Q: After 15 years of marriage, I'm starting to realize that I take my wife for granted. I want to start honoring her better, but I'm not sure where to start.
Jim: Here's an illustration that might come as a surprise: ballet. A friend once told me about a famous Russian choreographer who said, "The ballet is woman." What he meant is that the beauty of the dance is primarily captured by a woman's grace, her strength and her expression of beauty through the language of movement.
The male ballet dancer's primary role is to showcase his female partner. When he lifts her and twirls her, she should glow in the spotlight and wow the audience. When he uses his strength to support her through her most difficult steps, he helps her achieve more from her performance than she could on her own. Then, while the audience rewards her with a thunderous standing ovation, the male dancer steps back into the shadows while she is celebrated and adored.
What if we husbands adopted that same attitude toward our wives? What if men asked themselves, "How can I showcase my wife and honor her? How can I support her so that other people see the beautiful woman that I see? How can I bring out the best in her?" Don't just love your wife; cherish her.
I agree with the dancer who said, "My job is to make the beautiful yet more beautiful." I think that's the job of every husband as well.
Q: How can I tell if our teenager is faking an illness to get out of school? He often complains of not feeling well on school day mornings, but interestingly enough, his symptoms usually disappear by midafternoon and rarely surface at all on weekends. Is it wrong of me to distrust him?
Danny Huerta, Vice President, Parenting and Youth: Many kids struggle with overwhelming stress and the anxiety of going to school. It may be that your son truly does not feel well because of this. (For example, our emotions affect our digestive system.) Consider taking him to a doctor and/or a counselor who could help determine what might be contributing to these morning episodes. If a medical evaluation uncovers a specific diagnosis, come to an agreement about what should be done -- including the parameters for going to school versus staying home.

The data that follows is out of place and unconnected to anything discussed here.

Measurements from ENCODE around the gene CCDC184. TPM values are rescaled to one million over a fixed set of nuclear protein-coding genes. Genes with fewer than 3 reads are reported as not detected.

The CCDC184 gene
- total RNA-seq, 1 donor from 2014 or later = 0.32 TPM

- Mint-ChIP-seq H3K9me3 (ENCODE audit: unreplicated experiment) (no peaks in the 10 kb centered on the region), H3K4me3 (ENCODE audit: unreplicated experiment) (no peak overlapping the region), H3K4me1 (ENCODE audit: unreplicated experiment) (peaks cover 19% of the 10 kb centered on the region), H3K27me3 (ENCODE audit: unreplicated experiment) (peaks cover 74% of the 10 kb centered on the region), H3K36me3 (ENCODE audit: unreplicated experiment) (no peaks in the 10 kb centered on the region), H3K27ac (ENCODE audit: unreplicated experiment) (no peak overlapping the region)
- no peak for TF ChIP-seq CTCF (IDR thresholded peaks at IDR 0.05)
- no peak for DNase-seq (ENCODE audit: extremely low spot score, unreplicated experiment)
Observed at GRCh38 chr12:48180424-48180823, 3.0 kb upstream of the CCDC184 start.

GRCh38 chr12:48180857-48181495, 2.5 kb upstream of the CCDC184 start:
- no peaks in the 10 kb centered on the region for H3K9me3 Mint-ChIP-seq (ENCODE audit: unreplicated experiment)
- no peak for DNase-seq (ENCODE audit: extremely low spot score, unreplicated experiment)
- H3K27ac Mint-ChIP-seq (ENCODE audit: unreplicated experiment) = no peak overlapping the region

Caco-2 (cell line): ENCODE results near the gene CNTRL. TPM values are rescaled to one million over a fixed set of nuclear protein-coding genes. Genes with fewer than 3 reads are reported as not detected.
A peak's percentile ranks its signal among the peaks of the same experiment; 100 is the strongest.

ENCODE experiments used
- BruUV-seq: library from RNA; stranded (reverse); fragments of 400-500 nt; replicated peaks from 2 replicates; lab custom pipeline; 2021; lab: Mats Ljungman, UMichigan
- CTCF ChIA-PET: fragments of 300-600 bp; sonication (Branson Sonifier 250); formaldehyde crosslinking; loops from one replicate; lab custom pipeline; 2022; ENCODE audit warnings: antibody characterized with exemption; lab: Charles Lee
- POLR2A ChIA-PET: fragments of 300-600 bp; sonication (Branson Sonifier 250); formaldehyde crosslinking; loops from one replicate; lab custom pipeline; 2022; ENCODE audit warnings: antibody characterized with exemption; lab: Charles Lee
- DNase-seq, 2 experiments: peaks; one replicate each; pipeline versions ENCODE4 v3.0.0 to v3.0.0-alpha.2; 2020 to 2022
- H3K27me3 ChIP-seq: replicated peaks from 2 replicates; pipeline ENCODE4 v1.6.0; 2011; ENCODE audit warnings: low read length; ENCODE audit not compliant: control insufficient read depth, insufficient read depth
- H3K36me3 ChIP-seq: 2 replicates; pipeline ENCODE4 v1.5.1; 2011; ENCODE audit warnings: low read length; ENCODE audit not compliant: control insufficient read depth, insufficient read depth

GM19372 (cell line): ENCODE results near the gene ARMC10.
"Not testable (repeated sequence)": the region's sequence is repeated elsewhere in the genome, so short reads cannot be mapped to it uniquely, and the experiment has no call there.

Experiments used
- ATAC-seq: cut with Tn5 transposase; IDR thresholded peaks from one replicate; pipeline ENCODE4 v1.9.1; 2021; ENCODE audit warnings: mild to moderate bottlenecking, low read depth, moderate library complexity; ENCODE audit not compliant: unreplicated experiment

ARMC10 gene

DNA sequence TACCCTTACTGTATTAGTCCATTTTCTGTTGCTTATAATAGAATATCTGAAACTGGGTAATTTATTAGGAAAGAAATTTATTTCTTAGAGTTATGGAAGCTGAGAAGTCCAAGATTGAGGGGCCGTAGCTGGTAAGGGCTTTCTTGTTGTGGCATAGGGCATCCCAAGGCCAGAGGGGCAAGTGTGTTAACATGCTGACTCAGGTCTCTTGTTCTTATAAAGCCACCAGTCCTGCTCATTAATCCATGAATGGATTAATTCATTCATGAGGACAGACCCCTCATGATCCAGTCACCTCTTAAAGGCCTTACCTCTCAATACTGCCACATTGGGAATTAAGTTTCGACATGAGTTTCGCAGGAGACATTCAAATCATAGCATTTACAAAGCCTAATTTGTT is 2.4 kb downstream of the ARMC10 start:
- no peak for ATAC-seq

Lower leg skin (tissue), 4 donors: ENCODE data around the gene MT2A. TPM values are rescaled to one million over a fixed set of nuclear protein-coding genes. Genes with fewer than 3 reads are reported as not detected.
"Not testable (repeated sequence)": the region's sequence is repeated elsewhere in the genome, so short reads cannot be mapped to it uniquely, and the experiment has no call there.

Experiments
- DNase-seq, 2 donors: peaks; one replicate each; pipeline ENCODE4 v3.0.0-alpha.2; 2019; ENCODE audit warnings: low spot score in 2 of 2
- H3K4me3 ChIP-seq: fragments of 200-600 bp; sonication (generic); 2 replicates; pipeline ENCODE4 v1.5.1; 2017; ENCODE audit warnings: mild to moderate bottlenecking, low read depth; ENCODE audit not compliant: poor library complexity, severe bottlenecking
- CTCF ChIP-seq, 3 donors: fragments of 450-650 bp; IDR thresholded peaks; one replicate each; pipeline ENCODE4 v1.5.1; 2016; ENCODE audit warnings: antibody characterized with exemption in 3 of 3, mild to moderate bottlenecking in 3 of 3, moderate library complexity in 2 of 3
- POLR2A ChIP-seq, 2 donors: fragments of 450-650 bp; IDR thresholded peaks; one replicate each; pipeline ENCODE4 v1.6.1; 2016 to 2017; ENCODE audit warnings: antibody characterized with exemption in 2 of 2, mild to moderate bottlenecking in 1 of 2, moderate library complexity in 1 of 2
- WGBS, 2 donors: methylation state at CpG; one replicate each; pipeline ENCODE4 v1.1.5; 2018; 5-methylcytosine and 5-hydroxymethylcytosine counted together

If the problem doesn't appear to be an ongoing physical illness, ask your son what he thinks about the night before school or on school day mornings. Discuss what is happening socially at school, in the neighborhood or at church. Ask questions with no obvious right or wrong answer ("Who do you like to hang out with?" or "What's your least favorite class?" or "What causes you the most stress?"). This may provide opportunity to talk about things that influence how he is feeling emotionally and physically.
Armed with that information, there are several practical things you can do to help your son. Look at how you handle stress, and proactively model how to do so in healthy ways. Work with him to find and practice what best helps him to process anxiety, according to his personality and interests.
Also, acknowledge that life can be scary and also managed. Help your child feel heard and validated. Remind him that you're on his team and care deeply for him. Help him feel safe in sharing what troubles him.
Finally, set some positive goals together (attendance, grades, etc.) and celebrate as those objectives are met.
Again, don't be afraid to seek help as you go through this process. We can help you find a local counselor through our referral network; visit FocusOnTheFamily.com or call 1-800-232-6459.
Jim Daly is a husband and father, an author, and president of Focus on the Family and host of the Focus on the Family radio program. Catch up with him at www.jimdalyblog.com or at www.facebook.com/DalyFocus.
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